Total War: Pharaoh never looked like it was going to have much of an impact, however things are going worse than anyone could've predicted. At the time of writing, there are more current players for the controversial Total War: Rome II than Total War: Pharaoh, despite the latter title only releasing yesterday.
This fact is made all the more surprising with the knowledge that Total War: Rome II is now over 10 years old. Total War: Pharaoh's release has been met with little enthusiasm, and this news will do little good for the game’s already challenging start.
One of the major reasons behind Total War: Pharaoh's dismal player numbers likely comes from its slim content, especially after the gigantic Total War Warhammer 3. Costing £49.99, many have clearly judged Pharaoh's price to be extortionate for the amount of content shipped with the game.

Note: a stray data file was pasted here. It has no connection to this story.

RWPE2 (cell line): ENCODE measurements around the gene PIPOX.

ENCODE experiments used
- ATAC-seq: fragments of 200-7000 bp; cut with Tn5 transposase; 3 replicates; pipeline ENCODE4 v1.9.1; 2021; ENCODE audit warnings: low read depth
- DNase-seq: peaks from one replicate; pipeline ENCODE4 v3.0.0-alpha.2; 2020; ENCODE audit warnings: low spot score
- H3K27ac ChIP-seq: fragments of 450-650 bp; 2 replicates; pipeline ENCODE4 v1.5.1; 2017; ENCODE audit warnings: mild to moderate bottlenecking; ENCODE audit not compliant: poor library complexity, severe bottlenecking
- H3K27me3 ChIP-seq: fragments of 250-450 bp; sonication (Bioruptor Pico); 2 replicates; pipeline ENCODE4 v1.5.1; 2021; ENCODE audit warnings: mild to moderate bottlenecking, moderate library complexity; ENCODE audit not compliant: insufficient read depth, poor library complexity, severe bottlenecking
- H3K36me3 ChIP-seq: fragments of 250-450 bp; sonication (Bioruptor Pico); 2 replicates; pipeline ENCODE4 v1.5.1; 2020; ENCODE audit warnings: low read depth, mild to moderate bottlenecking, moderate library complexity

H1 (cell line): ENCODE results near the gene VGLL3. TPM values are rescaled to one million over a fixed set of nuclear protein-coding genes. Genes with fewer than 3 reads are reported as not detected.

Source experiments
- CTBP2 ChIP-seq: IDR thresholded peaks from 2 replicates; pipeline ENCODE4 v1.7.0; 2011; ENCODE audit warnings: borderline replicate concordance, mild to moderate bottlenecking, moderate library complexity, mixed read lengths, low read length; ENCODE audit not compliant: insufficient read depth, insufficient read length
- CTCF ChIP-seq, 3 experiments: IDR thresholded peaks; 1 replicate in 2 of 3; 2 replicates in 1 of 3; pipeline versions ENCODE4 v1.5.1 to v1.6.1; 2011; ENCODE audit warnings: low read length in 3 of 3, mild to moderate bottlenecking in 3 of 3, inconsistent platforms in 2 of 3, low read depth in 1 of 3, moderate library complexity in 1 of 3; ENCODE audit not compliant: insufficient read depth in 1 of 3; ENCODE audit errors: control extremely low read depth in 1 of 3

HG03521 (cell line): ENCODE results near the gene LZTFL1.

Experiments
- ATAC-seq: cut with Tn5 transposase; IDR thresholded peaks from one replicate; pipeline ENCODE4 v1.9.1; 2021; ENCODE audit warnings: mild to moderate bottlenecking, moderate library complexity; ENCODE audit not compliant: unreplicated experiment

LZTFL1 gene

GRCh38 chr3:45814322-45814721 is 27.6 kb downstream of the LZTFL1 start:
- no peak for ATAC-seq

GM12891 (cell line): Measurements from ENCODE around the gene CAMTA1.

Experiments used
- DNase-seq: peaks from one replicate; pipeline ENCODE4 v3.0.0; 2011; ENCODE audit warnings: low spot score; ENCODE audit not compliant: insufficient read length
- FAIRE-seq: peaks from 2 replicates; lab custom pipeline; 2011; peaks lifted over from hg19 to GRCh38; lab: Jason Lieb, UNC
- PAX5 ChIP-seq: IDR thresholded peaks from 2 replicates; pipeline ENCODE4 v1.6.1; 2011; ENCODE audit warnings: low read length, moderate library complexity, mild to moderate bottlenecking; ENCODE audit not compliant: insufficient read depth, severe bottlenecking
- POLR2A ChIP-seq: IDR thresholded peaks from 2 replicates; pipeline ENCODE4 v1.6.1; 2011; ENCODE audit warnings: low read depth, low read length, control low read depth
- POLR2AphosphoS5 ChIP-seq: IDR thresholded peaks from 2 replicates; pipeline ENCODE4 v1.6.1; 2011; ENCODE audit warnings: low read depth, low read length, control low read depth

With only 8 playable factions, and a campaign map that's much smaller than usual, fans have likened Total War: Pharaoh to be more similar in nature to the recent smaller "Saga", such as Troy and Thrones of Brittannia. The Saga games are smaller, mini-entries into the Total War series, with their smaller size justifying a more modest price tag. However, Total War: Pharaoh sports a price tag similar to that of Warhammer 3 or Three Kingdoms, driving many potential players away from the game.
While Total War: Rome II having a higher player count than Pharaoh will raise concerns, the more imminent issue for Creative Assembly comes in the low all-time peak player count of only 5,424. This suggests an incredibly low quantity of sales for the game; even Thrones of Britannia managed over 22,000 players on launch day. All of this information is considerably worse, given that the game has so far only released on Steam.
With all of this in mind, Total War: Pharaoh will doubtlessly represent a huge failure for Creative Assembly across the board. Additionally, following the news of SEGA's Hyenas cancellation, concerns are mounting over the future status of Creative Assembly's Sofia studio, as SEGA looks to cut their costs.